FOR IMMEDIATE RELEASE
May 4, 2012
COLUMBIA, S.C. – The South Carolina Farm to School program has gained important financial support from Greenville’s Whole Foods Market, the state Department of Health and Environmental Control announced today.
“This Upstate retailer has offered a portion of one day’s pre-tax revenue to promote health, sustainable agriculture and environmental conservation,” said Holly Harring, Ph.D. and statewide coordinator of the Farm to School program. “On May 8, Whole Foods Market on Woodruff Road will donate 5 percent of each sale. Every shopper will be demonstrating their support with every purchase made that day.”
According to Dr. Harring, the S.C. Farm to School program facilitates connections between farms and schools to improve the nutritional quality of school meals while supporting the state’s farmers. The program currently supports partnerships with 52 schools and more than 40 participating farms across the state.
“Farm to School helps provide healthy options for students and increases the share of the food dollar coming back to our own farmers,” said Hugh Weathers, S.C. Commissioner of Agriculture. “With millions of meals served in lunchrooms across the state, school foodservice working with local farmers has the potential to make a difference in building stronger bodies and, at the same time, building stronger local economies.”
“Four times a year, Whole Foods Market Greenville donates 5% of a day’s sales to give back to our local communities by providing support to nonprofit organizations,” said Keri Moore, marketing coordinator for Whole Foods.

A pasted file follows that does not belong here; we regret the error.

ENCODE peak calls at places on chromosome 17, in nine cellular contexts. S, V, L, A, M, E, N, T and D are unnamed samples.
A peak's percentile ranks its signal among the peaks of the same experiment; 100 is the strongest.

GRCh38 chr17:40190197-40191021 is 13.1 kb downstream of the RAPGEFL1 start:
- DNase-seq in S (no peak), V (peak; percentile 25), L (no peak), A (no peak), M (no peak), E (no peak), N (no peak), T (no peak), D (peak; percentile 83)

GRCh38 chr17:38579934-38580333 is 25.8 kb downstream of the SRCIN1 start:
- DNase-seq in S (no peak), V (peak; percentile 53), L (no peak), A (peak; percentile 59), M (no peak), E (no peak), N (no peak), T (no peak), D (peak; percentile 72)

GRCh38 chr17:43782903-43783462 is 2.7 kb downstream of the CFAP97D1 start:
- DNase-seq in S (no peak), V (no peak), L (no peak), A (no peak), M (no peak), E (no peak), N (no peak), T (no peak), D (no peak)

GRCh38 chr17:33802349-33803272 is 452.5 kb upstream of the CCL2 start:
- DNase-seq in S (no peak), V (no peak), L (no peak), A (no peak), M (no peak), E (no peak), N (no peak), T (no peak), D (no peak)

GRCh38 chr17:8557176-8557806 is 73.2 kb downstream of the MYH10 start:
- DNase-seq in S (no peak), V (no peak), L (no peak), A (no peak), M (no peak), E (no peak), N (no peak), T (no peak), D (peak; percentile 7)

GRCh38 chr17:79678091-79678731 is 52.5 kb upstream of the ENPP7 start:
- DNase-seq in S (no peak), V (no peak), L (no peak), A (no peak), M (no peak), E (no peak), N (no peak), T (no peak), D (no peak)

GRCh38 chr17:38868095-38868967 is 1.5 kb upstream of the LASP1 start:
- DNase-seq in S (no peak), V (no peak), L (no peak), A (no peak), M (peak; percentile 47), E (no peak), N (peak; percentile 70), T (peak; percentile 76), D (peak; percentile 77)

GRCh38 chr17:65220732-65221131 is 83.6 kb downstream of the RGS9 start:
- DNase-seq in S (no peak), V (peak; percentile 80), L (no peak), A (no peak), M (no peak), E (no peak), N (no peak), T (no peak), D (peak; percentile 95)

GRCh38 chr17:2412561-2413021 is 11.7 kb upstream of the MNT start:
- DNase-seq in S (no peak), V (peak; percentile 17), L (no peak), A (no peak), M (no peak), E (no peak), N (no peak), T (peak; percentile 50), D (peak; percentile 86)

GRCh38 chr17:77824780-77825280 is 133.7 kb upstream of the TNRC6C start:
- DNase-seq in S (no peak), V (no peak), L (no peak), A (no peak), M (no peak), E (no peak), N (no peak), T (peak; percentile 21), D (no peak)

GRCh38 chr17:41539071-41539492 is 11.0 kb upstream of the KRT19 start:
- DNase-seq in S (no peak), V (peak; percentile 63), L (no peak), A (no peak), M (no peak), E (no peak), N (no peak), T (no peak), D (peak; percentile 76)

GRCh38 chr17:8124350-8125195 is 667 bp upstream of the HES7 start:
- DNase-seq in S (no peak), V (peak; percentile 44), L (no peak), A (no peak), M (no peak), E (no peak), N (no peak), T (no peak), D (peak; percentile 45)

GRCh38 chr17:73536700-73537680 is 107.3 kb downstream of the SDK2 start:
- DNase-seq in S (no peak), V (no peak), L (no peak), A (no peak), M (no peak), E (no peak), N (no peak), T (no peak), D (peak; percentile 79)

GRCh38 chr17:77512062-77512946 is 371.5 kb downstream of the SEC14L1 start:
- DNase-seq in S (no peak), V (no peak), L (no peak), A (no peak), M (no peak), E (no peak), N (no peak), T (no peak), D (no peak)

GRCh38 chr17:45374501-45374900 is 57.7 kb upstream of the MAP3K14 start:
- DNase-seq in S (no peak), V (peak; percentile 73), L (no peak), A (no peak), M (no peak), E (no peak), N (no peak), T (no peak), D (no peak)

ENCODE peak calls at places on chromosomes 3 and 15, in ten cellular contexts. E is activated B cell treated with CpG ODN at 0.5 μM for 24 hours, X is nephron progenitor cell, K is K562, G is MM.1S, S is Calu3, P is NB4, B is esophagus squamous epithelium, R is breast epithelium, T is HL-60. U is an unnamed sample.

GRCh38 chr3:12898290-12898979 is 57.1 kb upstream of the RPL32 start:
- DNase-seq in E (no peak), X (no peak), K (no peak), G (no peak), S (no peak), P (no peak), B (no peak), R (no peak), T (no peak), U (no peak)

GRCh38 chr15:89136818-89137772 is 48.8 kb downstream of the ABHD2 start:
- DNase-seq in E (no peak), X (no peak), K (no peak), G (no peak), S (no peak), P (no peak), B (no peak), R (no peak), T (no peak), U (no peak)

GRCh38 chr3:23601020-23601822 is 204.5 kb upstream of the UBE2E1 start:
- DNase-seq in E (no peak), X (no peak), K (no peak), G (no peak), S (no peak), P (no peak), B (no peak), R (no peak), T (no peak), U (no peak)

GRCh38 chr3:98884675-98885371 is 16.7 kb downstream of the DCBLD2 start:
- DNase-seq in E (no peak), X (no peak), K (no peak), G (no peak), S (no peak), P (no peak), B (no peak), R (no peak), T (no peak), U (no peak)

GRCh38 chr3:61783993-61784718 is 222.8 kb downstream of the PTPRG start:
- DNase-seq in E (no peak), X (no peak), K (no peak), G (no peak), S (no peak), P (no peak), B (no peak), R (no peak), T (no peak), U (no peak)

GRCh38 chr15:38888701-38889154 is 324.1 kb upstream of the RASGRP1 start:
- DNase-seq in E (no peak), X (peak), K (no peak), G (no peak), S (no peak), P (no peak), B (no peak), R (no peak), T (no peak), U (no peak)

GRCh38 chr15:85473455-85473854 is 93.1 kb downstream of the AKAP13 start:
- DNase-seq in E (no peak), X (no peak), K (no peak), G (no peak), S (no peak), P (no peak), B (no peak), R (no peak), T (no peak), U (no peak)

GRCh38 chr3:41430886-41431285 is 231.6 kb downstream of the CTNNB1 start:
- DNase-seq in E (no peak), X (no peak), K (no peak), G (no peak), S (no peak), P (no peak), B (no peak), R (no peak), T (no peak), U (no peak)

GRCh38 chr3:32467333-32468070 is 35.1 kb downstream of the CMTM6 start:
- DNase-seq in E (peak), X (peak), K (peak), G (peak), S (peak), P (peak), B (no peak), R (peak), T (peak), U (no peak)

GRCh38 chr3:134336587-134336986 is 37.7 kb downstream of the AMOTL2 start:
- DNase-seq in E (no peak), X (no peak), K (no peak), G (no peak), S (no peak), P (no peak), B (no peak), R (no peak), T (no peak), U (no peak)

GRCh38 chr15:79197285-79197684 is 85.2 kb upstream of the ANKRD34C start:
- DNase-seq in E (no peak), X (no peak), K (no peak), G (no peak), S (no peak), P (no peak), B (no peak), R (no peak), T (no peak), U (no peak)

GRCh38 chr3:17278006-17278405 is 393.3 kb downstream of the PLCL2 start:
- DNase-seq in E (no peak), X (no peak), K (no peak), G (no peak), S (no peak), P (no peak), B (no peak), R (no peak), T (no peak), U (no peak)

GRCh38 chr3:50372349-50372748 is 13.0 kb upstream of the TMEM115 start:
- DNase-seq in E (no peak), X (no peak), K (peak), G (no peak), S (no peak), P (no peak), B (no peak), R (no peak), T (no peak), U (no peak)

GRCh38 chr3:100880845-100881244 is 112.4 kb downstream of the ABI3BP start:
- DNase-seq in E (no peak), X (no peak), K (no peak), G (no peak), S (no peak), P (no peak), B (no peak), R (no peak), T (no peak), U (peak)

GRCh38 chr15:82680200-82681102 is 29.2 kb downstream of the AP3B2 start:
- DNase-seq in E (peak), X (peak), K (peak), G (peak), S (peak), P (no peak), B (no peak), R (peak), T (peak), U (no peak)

“Proceeds will go toward efforts to sustain and support the expansion of the Farm to School program to more schools in the Greenville area and across South Carolina,” Harring said. Currently, Chenydale Elementary and St. Anthony of Padua are two Greenville-area schools receiving grant funds from the program.
“We remain dedicated to instilling the value of health and agriculture among children,” Harring said, “and we need support from our community partners to continue this work.”
S.C. Farm to School originated as a two-year project funded by a grant from the federal Centers for Disease Control and Prevention and supported by collaborative efforts from the state’s Department of Education, Department of Agriculture, Clemson University’s Youth Learning Institute and DHEC. The program works to increase the number of farmers certified to provide locally grown products to schools, provide education to foodservice staff and teachers on Farm to School practices, and develop hands-on learning activities to promote healthy eating among school children. More can be found online at http://scfarmtoschool.com/.
For more information:
Holly Harring – (803) 545-4476
Email – firstname.lastname@example.org
For media inquiries:
Jim Beasley – (803) 898-7769
Email – email@example.com